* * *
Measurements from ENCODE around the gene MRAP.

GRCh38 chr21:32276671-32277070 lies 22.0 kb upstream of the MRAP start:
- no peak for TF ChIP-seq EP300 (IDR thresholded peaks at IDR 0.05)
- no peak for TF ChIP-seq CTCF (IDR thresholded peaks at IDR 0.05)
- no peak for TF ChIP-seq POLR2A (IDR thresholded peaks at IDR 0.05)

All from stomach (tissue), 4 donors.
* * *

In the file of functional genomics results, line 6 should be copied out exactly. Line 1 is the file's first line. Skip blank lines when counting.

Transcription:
All from stomach (tissue), 4 donors.